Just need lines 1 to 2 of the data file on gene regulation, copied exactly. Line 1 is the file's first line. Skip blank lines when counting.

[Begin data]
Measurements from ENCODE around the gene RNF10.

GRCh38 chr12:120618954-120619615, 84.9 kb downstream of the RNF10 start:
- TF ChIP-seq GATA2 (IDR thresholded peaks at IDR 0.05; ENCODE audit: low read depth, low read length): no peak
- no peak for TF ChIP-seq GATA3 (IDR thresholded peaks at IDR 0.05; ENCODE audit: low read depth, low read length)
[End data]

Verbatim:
Measurements from ENCODE around the gene RNF10.

GRCh38 chr12:120618954-120619615, 84.9 kb downstream of the RNF10 start: